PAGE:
2. How does it all fit together, and what principle ties all of reality together, even if we don’t comprehend it all.

3. What is powerful enough to cause cosmic resonance of matter and ideas and free will?

I. THE DIVINE EQUATION: My lifelong ambition, which I still pursue, is to continue to see how all reality fits together into one while maintaining the integrity of three distinct and separate universes, all existing at the same time. For many, many years, I have struggled to comprehend or master the mystery of the Blessed Trinity: One God, with three persons, The Father, The Son, and the Holy Spirit. What I failed to grasp until quite recently is that The Trinity is not only the sign on my soul placed there by Baptism, but it is also the template by which I look at all reality and try to peel off the layers of meaning with the tools I have acquired in my lifetime. The Church Universal is the toolbox of many ways others have tried to “Have in them the mind of Christ Jesus.” I have the accumulation of all that wealth of trial and error all the way back to Christ, the Principle into which all reality has meaning, and from which we all can use as the way, the truth, and so live a life authentic for our human species. I can reason for a reason and free will, which allows me to even choose what is inauthentic. If I was just a human, I only have the reasoning and free choices of the world (physical and mental universes) to determine what is true. What does not make sense to the world makes perfect sense when applying the Christ Principle to reality.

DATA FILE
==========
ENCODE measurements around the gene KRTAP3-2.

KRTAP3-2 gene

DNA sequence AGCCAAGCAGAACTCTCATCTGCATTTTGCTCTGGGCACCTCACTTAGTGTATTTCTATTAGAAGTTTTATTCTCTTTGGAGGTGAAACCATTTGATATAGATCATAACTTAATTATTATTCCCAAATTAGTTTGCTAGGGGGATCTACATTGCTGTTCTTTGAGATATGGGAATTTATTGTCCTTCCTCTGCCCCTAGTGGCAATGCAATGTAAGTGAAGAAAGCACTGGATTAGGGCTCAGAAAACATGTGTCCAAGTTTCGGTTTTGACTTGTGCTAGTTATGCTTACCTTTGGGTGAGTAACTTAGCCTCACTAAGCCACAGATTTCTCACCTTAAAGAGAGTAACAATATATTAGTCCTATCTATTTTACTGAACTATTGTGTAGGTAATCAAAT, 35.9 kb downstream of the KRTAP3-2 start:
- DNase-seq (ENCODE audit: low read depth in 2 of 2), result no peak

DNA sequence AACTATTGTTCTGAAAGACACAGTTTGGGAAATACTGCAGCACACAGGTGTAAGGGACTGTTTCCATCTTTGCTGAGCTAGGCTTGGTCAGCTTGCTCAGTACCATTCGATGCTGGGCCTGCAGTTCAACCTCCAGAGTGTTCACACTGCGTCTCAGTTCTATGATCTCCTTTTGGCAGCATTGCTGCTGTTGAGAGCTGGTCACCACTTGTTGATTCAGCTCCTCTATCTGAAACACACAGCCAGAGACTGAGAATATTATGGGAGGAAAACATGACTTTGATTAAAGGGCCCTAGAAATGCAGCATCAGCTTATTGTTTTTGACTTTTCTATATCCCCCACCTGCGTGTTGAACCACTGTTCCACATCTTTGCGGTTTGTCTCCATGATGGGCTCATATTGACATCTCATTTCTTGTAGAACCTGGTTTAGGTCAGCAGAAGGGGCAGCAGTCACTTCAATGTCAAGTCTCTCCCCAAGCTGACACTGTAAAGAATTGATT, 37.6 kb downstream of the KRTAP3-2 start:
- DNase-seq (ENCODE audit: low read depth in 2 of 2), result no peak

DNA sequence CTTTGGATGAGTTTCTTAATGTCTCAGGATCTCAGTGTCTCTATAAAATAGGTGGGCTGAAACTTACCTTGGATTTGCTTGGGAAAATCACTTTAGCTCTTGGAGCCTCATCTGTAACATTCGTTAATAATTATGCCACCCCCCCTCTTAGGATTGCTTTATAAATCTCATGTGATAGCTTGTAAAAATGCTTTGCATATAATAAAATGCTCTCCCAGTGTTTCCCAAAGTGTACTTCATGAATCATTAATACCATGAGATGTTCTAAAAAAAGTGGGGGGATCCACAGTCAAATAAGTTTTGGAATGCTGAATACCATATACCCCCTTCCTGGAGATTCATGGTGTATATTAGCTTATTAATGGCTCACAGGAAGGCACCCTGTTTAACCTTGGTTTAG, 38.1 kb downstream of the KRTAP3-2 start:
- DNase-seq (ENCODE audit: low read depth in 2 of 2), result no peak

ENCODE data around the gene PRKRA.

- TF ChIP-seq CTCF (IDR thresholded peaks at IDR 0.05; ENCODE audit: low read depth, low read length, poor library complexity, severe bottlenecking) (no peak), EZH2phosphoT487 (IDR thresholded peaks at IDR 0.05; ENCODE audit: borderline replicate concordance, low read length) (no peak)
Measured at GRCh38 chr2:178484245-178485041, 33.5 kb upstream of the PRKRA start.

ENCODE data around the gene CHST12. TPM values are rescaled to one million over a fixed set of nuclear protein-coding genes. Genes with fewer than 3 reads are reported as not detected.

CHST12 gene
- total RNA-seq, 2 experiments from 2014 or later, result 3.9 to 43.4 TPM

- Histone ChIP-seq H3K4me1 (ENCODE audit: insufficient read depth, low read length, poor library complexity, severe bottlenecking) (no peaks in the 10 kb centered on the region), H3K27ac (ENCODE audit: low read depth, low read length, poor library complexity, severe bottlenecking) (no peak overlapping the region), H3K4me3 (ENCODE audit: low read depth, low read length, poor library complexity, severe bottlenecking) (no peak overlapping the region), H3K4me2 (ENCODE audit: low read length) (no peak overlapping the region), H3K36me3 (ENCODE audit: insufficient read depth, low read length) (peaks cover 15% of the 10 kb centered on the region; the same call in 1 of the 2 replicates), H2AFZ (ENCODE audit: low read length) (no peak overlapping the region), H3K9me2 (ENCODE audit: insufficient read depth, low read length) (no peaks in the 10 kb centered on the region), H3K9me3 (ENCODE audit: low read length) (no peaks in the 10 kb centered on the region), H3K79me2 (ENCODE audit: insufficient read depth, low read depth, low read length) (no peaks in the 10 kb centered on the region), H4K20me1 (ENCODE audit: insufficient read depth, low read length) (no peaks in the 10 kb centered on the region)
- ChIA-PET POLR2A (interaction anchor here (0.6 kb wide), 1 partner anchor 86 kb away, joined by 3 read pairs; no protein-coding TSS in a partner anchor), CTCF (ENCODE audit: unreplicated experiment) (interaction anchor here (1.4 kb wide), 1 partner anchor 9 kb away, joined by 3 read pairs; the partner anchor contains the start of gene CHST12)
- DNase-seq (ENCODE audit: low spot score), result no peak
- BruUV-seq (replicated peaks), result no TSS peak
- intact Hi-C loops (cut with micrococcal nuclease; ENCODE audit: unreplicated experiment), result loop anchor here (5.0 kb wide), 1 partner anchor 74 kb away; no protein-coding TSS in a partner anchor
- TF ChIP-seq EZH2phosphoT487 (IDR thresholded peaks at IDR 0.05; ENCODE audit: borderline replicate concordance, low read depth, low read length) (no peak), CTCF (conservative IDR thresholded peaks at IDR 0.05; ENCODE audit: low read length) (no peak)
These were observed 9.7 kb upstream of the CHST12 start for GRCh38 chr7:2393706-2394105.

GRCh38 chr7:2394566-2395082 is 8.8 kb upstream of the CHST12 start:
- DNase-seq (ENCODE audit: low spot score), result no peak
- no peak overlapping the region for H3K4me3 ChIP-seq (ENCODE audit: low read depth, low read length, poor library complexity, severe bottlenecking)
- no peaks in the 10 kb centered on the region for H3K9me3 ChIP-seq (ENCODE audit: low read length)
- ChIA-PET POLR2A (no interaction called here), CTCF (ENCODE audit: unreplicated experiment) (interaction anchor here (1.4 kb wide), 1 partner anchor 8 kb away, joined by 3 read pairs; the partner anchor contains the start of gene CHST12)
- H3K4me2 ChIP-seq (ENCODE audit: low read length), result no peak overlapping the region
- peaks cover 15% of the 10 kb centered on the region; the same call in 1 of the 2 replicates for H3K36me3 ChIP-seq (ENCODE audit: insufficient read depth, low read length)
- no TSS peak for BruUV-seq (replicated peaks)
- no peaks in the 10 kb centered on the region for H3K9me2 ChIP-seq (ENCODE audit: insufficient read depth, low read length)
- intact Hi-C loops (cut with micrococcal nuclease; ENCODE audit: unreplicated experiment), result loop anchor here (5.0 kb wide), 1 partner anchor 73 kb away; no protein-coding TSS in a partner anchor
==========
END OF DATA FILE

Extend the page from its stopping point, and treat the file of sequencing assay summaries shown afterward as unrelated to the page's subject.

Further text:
When I enter the spiritual universe at Baptism with a free choice of my will, although I face a lifetime of trying to love others as Christ loved us, everything is the opposite of what the world promises with health, happiness, meaning, and fulfillment. The Second Reading for the 14th Sunday in Ordinary Time just popped out at me this Sunday as I listened to it (thankfully, our parish, Good Shepherd, Tallahassee, Fl) has two large screens with all the writings displayed so that an old Lay Cistercians like me can read it. Read this inspirational passage from St. Paul in II Corinthians, and remind yourself why the Scriptures were even written down so that you could hear and come to believe that Jesus is Lord.

Reading II

2 Cor 12:7-10

Brothers and sisters:
That I, Paul, might not become too elated,
because of the abundance of the revelations,
a thorn in the flesh was given to me, an angel of Satan,
to beat me, to keep me from being too elated. 
Three times I begged the Lord about this, that it might leave me,
but he said to me, “My grace is sufficient for you,
for power is made perfect in weakness.” 
I will rather boast most gladly of my weaknesses,
in order that the power of Christ may dwell with me. 
Therefore, I am content with weaknesses, insults,
hardships, persecutions, and constraints,
for the sake of Christ;
for when I am weak, then I am strong.”